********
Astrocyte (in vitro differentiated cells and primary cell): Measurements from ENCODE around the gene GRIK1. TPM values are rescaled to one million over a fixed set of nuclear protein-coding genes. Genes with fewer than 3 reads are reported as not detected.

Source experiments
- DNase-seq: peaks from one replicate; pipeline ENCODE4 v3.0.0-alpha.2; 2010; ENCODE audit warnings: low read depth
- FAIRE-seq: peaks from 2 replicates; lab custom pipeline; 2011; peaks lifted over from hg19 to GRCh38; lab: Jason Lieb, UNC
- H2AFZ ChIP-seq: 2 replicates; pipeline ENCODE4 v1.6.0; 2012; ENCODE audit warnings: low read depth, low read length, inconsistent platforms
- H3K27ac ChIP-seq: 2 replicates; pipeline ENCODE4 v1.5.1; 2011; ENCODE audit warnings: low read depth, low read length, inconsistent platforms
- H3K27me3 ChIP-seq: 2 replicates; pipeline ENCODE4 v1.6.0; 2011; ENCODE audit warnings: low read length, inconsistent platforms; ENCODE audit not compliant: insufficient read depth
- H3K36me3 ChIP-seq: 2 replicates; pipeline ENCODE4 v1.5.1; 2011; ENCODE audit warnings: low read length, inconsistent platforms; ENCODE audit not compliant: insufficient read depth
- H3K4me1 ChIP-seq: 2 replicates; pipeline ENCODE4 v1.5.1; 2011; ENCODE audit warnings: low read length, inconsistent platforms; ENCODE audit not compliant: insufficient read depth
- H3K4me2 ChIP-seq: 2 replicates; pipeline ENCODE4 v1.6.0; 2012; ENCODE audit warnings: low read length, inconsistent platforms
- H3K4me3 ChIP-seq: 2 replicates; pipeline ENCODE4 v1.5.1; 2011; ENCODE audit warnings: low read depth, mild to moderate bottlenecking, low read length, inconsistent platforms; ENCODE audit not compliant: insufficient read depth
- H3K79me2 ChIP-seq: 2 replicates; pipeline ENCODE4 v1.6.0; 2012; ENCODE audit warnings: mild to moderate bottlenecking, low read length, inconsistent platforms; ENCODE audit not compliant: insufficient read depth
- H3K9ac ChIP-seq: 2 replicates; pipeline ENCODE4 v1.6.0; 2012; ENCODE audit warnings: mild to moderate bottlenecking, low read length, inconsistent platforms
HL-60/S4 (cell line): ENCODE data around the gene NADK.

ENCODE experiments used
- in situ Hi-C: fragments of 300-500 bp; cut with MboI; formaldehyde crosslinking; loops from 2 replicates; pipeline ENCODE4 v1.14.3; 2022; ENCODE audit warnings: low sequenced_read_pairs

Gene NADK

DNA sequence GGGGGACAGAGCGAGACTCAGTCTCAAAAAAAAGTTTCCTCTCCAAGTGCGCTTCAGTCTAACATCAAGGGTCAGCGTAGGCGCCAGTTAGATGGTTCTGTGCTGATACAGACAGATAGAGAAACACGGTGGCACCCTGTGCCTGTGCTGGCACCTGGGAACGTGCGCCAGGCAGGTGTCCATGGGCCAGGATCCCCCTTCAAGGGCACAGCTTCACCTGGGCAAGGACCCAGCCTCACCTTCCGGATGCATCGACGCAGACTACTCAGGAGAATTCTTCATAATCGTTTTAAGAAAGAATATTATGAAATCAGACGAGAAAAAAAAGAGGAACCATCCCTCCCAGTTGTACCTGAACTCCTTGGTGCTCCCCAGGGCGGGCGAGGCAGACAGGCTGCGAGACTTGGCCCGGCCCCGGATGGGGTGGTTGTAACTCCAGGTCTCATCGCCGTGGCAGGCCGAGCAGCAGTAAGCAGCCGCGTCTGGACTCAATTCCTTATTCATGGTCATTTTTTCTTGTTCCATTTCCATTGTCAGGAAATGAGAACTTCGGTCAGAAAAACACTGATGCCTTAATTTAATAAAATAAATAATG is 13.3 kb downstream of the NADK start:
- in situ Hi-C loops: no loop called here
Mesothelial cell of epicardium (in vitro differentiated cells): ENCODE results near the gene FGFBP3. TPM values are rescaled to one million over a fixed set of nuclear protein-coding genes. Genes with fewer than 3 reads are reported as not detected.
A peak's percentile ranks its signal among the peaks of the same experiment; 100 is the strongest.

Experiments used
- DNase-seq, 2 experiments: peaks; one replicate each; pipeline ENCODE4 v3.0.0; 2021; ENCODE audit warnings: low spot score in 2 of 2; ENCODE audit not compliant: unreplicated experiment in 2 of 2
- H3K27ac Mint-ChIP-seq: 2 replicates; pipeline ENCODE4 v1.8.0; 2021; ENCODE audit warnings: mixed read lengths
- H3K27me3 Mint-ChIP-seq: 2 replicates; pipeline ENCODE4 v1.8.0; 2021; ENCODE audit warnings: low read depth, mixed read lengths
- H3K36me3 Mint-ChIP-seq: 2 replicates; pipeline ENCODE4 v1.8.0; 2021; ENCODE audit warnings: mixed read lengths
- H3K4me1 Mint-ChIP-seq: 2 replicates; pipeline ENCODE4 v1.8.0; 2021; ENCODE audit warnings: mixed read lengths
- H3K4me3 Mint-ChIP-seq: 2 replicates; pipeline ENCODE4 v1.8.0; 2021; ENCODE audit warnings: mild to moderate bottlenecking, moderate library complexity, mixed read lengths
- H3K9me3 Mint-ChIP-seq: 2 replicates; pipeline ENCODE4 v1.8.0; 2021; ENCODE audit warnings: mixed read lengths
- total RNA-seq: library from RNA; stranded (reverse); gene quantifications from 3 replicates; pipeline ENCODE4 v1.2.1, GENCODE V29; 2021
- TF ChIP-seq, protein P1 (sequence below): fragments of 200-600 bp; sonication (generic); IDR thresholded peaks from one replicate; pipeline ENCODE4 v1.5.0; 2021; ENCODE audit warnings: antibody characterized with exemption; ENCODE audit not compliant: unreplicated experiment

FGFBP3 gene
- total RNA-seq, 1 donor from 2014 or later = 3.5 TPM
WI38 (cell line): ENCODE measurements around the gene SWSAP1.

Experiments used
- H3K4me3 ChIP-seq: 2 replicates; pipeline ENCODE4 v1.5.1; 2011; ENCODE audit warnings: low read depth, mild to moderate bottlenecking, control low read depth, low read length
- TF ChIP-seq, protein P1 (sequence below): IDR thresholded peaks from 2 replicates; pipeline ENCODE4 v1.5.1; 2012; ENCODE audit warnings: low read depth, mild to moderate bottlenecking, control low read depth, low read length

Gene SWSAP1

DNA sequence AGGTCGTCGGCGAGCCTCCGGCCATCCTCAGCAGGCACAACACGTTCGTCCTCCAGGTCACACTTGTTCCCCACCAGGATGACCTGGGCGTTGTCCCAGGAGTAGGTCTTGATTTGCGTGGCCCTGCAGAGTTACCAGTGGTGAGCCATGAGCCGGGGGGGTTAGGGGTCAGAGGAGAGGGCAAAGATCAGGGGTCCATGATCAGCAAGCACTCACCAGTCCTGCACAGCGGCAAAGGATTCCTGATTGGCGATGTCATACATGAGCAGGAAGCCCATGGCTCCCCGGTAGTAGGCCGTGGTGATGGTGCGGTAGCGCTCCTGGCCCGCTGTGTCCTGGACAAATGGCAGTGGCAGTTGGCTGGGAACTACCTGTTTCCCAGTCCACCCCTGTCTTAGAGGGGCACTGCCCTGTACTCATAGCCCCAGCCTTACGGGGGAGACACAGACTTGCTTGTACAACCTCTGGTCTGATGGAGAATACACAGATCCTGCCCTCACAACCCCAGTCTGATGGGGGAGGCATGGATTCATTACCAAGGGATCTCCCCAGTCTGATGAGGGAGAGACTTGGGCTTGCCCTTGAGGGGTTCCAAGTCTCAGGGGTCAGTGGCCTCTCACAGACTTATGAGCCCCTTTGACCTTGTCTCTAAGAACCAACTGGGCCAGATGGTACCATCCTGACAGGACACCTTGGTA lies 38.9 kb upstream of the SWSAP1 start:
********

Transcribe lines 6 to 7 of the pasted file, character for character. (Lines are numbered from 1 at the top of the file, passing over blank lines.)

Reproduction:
- H3K27ac ChIP-seq: 2 replicates; pipeline ENCODE4 v1.5.1; 2011; ENCODE audit warnings: low read depth, low read length, inconsistent platforms
- H3K27me3 ChIP-seq: 2 replicates; pipeline ENCODE4 v1.6.0; 2011; ENCODE audit warnings: low read length, inconsistent platforms; ENCODE audit not compliant: insufficient read depth